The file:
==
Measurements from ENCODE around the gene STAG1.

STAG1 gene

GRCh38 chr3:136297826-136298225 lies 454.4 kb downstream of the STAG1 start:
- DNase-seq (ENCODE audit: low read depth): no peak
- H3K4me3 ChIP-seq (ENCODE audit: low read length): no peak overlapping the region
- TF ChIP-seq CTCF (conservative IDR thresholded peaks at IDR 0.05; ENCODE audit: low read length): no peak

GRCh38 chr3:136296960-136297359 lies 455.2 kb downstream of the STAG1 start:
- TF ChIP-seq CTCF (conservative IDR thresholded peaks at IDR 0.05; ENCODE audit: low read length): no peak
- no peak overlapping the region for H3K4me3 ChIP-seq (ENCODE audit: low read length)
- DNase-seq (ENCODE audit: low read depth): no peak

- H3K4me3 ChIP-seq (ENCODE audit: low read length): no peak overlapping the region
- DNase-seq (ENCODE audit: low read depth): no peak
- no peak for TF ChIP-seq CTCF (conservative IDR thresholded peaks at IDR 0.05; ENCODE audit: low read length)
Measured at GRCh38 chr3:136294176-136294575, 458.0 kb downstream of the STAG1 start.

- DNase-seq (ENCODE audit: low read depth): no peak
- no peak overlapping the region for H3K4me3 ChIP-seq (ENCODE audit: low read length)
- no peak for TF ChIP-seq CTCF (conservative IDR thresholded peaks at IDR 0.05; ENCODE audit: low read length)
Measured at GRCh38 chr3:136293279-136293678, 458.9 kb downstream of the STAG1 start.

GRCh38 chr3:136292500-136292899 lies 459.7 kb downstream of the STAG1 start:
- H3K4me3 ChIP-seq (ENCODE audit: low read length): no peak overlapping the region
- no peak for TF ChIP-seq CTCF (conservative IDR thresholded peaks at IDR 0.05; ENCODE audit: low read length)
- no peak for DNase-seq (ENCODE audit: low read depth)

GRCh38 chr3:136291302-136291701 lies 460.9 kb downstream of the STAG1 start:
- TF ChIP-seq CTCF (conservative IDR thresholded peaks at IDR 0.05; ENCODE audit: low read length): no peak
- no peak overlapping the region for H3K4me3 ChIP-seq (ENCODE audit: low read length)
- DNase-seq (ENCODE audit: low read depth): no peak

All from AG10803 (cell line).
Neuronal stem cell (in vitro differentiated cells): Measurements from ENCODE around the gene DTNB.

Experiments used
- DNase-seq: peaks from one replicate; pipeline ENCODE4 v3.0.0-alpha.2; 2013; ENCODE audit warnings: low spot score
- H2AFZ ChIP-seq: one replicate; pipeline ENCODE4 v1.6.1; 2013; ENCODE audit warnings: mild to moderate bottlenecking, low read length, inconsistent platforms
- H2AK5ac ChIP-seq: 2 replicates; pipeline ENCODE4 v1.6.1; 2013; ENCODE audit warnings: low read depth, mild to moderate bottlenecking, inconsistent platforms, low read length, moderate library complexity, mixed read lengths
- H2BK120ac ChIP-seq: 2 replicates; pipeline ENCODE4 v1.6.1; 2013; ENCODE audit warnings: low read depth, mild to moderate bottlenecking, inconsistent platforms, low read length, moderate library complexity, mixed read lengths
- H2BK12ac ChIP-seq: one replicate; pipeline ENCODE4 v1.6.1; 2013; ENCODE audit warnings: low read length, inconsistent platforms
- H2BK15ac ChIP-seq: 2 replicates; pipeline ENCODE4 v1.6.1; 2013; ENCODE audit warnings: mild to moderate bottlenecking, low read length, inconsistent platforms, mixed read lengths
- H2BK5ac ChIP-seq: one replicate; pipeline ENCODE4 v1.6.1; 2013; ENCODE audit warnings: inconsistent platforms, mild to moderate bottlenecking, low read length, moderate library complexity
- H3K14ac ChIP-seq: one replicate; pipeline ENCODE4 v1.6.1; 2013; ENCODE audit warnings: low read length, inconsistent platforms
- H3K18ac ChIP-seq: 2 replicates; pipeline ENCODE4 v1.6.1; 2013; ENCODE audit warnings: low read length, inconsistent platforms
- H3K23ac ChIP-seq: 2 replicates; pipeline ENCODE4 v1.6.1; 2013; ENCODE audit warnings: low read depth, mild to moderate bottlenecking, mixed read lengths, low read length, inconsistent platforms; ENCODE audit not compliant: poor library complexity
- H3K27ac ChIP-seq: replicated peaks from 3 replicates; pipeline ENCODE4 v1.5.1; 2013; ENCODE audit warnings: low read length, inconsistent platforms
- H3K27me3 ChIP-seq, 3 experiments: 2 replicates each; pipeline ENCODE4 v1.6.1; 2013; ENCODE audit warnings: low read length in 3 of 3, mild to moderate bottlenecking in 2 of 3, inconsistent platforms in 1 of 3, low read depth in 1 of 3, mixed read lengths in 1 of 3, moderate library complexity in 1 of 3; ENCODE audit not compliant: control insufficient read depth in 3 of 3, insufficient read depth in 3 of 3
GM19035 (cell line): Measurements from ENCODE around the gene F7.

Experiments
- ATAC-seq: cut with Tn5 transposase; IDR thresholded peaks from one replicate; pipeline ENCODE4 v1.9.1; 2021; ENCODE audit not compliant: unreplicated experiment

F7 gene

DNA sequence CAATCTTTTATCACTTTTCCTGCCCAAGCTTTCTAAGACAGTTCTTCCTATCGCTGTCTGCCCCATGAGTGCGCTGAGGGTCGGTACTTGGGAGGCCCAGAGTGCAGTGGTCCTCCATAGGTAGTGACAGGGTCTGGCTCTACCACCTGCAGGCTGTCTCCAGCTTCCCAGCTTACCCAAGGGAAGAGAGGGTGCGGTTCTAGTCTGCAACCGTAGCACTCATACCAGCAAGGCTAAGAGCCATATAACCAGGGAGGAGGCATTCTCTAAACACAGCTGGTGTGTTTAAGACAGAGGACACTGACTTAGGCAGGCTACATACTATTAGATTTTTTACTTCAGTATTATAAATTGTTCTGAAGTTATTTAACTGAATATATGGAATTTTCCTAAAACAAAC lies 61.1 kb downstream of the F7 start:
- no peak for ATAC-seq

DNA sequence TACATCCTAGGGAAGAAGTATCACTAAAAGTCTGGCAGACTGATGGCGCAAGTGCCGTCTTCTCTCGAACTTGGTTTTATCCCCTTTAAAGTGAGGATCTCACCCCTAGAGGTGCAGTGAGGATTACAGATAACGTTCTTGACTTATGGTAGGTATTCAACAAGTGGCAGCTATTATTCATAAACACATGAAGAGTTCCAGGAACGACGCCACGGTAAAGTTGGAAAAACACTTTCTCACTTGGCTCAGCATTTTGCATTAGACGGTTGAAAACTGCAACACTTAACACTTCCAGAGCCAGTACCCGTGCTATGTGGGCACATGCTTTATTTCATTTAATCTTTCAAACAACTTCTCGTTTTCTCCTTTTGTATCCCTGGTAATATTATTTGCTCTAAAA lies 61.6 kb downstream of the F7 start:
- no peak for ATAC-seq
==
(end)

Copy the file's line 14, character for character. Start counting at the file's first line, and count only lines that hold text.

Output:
Measured at GRCh38 chr3:136294176-136294575, 458.0 kb downstream of the STAG1 start.